BOB, Matches 5-8 March 21, 2014Posted by ccbooks in Nerd Line.
SIGH. There are two ways that the matches seem to be going for me in the Battle of the Kid’s Books this year. One, I’m ok with either book winning because I liked them both with no real strong feelings either way. Or two, I’m never going to be happy because I LOVED both titles and it’s completely unfair that one has to lose. The redeeming factor in all this angst is how amazing the judges are this year. No offense to anyone who has judged the past couple years but this group is just nailing every single decision. Holy bagumba! (as Flora would say).
“… I think I’ve got the most outrageously unfair bracket since the invention of brackets in 1257AD.” –Tom Angleberger
Side note: Were brackets invented in 1257? I think my favorite part of this decision was Angleberger’s description of Hokey Pokey as ‘Peter Pan’ meets ‘Pilgrim’s Progress.’ Best. Description. Ever. At least for this fan of Little Women, which is the only reason I ever actually got through the John Bunyan allegory. I thought March Book 1 was possibly the best historical graphic novel I’ve ever read and I can’t wait to read the next installment (plus the fact that it was a staffer who convinced Lewis to write it gives me hope that there actually are cool people among the hordes of political junkies in my hometown). Still, I’m happy to have Hokey Pokey move on to the next round.
“…my inner beard-stroking medievalist made me an actual beard-tugging reviewer.” –Mac Barnett
YES. Barnett nailed all of my problems with both P.S. Be Eleven and Midwinterblood. I’m not a medievalist so it wasn’t the anachronisms in Sedgewick’s writing that stuck out to me, so much as the lackluster characters of both Eric and Merle. I don’t always mind cliches anachronisms (and I know there are those out there who will say “It’s fantasy! Who cares?”) but they have to have a reason for existing or at least make the story compelling and I was never pulled into any of the worlds depicted in Midwinterblood. Thank you Mac Barnett, for explaining all this much better than I ever could have.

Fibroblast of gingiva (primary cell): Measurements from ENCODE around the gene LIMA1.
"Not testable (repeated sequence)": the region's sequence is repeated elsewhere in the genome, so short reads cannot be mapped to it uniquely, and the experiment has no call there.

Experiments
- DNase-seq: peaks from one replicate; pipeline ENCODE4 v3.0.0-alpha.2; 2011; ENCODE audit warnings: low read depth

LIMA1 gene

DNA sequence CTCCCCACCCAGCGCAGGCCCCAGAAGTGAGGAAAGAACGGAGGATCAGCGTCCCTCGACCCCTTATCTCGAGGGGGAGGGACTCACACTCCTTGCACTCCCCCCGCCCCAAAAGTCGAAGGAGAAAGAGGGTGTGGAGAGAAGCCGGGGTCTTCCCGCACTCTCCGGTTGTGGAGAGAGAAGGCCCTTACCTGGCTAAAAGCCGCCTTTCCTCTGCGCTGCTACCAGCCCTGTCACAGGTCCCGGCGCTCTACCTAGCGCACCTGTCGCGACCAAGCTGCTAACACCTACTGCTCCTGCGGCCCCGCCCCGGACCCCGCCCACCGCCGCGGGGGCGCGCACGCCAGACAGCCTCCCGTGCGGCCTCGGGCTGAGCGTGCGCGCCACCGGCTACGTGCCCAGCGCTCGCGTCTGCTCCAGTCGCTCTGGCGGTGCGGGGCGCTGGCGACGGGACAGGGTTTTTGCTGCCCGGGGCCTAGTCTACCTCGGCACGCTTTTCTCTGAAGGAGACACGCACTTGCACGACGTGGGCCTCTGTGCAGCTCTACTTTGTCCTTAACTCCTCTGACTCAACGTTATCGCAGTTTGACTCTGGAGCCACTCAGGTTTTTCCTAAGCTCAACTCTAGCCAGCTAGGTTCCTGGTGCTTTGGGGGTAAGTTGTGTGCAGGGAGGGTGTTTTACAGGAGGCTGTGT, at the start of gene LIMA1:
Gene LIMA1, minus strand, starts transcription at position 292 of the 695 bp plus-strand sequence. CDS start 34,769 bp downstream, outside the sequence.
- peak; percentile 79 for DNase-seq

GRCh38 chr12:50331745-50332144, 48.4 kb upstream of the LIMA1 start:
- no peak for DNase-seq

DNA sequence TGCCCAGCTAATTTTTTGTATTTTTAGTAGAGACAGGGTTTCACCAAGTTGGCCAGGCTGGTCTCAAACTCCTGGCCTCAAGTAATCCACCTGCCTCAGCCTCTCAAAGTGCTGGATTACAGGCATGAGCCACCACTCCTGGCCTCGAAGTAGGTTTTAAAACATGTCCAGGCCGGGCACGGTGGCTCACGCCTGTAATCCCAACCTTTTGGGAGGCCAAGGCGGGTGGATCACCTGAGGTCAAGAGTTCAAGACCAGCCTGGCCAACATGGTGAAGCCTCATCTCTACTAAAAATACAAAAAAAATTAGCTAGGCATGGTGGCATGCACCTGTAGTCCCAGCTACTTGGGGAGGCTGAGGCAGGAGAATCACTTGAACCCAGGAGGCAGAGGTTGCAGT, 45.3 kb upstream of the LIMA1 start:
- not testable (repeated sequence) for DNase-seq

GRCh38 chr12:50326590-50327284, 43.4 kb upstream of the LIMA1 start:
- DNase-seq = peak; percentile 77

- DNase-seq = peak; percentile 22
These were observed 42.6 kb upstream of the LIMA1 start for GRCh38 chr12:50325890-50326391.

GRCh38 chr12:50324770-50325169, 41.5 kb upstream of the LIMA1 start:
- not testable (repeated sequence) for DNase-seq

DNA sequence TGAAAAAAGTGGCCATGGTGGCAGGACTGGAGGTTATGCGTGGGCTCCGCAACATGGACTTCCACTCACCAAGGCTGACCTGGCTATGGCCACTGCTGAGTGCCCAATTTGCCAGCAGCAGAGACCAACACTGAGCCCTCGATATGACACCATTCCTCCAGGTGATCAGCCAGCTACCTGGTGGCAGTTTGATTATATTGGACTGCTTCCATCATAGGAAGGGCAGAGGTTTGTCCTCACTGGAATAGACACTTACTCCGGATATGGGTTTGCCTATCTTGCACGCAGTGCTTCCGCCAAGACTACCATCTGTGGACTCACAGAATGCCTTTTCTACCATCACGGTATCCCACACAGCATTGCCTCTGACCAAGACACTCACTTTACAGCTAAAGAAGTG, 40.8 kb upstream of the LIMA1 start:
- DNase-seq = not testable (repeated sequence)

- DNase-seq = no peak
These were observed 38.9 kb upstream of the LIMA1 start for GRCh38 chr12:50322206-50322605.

“Can a combine be cute? Yes!” –Malinda Lo
The Thing About Luck is a book I appreciate. Rose Under Fire is a book I love. That said, especially with all the discussion lately about lack of diversity in children’s lit, I can’t find fault with any part of Lo’s decision (and can I say how refreshing it is to have judges who decide so specifically instead of waffling?). I do think the structure of Rose could have been smoother, although it didn’t bother me that I knew from the beginning she survived–if I hadn’t had that reassurance, I’m not sure I could have made it through the book. Also, this sets up a huge middle grade showdown with the winner of the eighth match…
“So. How’s that fruit salad coming along?” –Sheila Turnage
Will there ever be a year when none of the Battle of the Books judges use the old apples vs. oranges cliche? I wish I could say that I predicted What the Heart Knows to win this, but I had a feeling that Turnage would pick True Blue Scouts–incidentally the book on this list that hews closest to Turnage’s own writing style. I enjoyed the escapades of Chap and Sonny Boy, Bingo and J’miah but I haven’t gone back to re-read them nearly as much as the precise, insightful poems by Joyce Sidman. Oh well. May I point out that four of the finalists for the National Book Award (Far Far Away, Boxers & Saints, True Blue Scouts, The Thing About Luck) are still in the running here? Will The Thing About Luck triumph over them all yet again? We’ll see….